At more than 2,600 feet high, the Burj Dubai (right) can still lay claim to the title of world's tallest building—although like all other super-tall buildings, its exact height will have to be recalculated now that the Council on Tall Buildings and Urban Habitat (CTBUH) announced a change to its height criteria.
CTBUH is the international body that arbitrates on tall building height and determines the title of “The World's Tallest Building.” The organization announced that its old rule of measuring height from the sidewalk outside the main entrance does not sufficiently recognize multiuse tall buildings that often have several different entrances at different levels. The new criteria calls for measuring building height from the level of the lowest significant, open-air pedestrian entrance.
“Beginning in 2007, with the knowledge that Burj Dubai would be significantly taller than any structure ever built, the CTBUH Height Committee met to review the criteria by which we recognize and rank the height of buildings,” said Peter Weismantle, chair of the CTBUH Height Committee and director of supertall building technology at Adrian Smith + Gordon Gill Architecture in Chicago. “As one might guess, with the committee being made up of architects, engineers, contractors, developers, building owners, and academics, a variety of opinions and views were expressed. The resulting revisions two years later reflect a general consensus of the committee in recognizing the most recent trends in tall building development around the world.”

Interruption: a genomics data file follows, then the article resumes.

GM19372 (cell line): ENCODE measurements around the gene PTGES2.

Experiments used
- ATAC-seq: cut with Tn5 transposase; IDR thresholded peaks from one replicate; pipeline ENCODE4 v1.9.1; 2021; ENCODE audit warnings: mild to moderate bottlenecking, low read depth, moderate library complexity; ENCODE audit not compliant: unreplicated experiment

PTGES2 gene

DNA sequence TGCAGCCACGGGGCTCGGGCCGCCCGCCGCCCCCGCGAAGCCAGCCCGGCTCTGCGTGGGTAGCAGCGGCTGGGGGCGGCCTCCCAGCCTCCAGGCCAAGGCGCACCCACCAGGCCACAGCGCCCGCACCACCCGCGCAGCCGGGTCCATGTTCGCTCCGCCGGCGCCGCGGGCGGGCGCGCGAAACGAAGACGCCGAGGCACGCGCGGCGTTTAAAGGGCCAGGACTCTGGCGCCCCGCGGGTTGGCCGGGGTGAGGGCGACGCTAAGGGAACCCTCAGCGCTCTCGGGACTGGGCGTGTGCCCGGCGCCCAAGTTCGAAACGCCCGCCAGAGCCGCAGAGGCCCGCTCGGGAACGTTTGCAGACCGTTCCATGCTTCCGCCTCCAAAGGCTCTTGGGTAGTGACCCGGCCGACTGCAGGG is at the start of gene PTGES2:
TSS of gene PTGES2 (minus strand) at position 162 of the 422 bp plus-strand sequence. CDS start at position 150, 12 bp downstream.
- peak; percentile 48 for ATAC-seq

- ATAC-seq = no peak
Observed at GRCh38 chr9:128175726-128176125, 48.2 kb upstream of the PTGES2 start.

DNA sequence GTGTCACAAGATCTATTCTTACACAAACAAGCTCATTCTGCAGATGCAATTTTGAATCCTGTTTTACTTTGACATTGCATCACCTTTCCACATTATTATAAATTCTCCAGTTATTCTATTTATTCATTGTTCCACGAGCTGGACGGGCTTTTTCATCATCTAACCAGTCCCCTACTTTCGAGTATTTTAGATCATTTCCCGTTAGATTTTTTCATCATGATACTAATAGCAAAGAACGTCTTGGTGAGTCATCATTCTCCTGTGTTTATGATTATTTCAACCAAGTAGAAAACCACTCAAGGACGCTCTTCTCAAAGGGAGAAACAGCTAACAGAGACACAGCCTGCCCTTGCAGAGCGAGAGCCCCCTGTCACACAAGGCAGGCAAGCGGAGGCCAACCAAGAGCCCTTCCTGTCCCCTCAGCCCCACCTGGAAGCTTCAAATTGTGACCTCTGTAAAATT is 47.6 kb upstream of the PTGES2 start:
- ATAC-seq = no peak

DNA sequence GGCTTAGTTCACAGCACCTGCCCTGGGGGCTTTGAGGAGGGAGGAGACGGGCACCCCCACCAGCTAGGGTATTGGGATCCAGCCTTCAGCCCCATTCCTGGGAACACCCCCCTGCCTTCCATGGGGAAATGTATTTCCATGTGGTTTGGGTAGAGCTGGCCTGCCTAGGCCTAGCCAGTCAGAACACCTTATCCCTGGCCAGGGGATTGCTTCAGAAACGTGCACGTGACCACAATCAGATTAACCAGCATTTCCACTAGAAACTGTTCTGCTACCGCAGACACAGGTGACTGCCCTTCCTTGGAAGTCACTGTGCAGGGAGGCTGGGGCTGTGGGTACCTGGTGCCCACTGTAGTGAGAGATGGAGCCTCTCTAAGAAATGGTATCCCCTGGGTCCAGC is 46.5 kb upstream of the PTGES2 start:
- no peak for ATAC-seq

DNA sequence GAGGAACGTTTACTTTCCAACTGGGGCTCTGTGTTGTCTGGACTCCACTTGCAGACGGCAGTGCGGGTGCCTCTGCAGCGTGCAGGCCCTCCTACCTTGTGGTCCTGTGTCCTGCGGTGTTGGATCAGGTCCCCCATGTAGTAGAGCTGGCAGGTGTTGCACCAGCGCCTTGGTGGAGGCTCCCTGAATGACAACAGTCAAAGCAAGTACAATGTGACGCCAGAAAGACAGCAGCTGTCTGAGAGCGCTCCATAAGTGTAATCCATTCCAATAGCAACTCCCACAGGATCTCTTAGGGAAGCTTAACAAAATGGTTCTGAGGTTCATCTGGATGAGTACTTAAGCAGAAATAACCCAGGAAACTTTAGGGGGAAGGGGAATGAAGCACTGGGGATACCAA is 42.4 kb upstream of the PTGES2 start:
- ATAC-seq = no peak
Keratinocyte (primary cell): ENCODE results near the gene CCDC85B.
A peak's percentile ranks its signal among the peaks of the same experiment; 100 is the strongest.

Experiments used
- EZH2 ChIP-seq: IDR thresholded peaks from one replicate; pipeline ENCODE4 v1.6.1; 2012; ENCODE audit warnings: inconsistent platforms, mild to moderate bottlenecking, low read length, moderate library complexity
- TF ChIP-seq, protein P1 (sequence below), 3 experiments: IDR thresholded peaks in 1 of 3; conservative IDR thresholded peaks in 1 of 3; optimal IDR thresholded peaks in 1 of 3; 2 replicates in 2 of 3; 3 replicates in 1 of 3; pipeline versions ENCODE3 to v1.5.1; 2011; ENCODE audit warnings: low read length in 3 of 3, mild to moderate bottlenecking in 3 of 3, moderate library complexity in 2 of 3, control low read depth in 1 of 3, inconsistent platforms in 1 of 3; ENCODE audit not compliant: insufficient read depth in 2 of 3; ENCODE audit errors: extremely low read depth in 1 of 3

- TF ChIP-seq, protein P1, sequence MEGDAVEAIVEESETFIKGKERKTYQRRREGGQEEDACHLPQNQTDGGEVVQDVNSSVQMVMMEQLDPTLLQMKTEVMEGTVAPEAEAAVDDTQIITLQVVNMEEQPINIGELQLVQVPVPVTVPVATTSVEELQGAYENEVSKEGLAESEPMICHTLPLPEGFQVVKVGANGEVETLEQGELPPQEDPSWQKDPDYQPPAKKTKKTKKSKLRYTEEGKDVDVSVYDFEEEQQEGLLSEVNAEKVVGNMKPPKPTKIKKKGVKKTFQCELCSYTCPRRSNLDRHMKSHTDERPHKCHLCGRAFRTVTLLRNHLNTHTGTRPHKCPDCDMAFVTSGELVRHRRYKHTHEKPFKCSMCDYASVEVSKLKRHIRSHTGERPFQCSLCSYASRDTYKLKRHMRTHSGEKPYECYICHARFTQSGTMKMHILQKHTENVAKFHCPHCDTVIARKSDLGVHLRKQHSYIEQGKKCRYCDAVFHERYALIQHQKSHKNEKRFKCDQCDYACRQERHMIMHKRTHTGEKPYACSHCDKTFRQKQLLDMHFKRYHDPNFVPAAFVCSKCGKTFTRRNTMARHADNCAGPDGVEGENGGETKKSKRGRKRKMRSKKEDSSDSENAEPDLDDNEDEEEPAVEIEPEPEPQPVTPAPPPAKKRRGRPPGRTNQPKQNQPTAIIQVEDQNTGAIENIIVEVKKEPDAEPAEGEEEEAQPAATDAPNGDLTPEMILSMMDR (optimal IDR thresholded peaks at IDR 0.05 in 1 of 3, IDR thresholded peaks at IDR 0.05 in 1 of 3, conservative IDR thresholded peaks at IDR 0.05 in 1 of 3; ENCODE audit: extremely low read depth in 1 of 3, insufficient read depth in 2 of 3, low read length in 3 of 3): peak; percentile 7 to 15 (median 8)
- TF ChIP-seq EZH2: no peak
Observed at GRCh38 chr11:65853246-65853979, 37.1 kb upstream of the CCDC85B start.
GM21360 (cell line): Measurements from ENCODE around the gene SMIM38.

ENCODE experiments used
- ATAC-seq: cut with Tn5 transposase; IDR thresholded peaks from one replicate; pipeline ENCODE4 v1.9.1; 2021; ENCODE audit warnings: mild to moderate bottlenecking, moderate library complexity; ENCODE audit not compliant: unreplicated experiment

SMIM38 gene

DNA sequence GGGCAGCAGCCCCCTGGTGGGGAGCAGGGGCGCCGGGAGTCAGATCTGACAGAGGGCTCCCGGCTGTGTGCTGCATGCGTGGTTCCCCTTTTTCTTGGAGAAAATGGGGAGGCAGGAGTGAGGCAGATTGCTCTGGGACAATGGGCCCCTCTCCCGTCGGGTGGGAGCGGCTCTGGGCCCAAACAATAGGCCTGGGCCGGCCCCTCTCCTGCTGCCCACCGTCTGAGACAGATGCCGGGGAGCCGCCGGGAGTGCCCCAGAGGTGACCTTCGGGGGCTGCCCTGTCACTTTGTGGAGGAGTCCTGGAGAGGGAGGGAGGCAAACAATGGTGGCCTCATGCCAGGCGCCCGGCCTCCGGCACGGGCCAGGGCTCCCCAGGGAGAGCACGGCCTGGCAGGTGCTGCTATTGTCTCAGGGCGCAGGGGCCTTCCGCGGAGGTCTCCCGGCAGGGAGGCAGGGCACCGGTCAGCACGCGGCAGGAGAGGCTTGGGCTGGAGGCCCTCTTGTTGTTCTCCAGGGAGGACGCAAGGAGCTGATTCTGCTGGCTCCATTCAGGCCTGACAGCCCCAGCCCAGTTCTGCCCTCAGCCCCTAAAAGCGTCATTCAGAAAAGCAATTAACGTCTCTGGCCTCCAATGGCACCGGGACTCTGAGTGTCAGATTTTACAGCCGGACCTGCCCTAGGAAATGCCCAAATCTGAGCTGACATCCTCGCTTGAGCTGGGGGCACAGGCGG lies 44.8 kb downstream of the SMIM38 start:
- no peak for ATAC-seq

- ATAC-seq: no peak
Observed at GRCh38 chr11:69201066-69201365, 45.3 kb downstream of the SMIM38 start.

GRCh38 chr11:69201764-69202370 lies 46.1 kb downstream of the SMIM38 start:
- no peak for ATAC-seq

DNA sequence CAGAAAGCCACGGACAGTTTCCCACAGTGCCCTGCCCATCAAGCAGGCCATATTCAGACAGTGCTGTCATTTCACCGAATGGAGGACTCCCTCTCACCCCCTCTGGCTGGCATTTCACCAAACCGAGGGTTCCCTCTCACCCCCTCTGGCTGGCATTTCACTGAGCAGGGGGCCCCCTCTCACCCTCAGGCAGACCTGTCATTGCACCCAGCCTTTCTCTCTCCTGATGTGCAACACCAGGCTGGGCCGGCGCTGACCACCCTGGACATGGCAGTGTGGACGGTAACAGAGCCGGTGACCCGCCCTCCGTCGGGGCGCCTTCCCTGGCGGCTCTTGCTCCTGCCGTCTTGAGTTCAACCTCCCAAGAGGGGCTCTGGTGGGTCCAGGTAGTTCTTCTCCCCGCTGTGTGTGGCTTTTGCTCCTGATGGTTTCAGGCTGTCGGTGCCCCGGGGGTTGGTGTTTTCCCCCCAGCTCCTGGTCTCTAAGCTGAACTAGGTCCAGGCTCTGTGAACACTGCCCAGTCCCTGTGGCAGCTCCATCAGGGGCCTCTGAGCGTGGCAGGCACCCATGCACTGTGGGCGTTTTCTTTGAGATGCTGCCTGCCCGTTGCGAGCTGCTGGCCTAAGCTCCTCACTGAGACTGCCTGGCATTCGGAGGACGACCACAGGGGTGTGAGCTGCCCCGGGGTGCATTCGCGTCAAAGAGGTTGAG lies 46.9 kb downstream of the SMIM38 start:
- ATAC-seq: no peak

In response to the changing designs and forms of tall buildings, the Height Committee also elected to discard its previous “Height to Roof” category. “The roof category just doesn't make sense anymore,” said CTBUH executive director Antony Wood. “In the era of the flat-topped modernist tower, a clearly defined roof could usually be identified, but in today's tall building world—which is increasingly adopting elaborate forms, spires, parapets, and other features at the top of the building—it is becoming difficult to determine a 'roof' at all, even less so to measure to it.”
The new rules haven't dramatically altered the ranking of the world's tallest buildings, although the Jin Mao Tower in Shanghai (1,381 feet high) dropped to seventh tallest, having been bumped by the Trump International Hotel & Tower in Chicago (1,389 feet high), which is now the world's sixth-tallest building.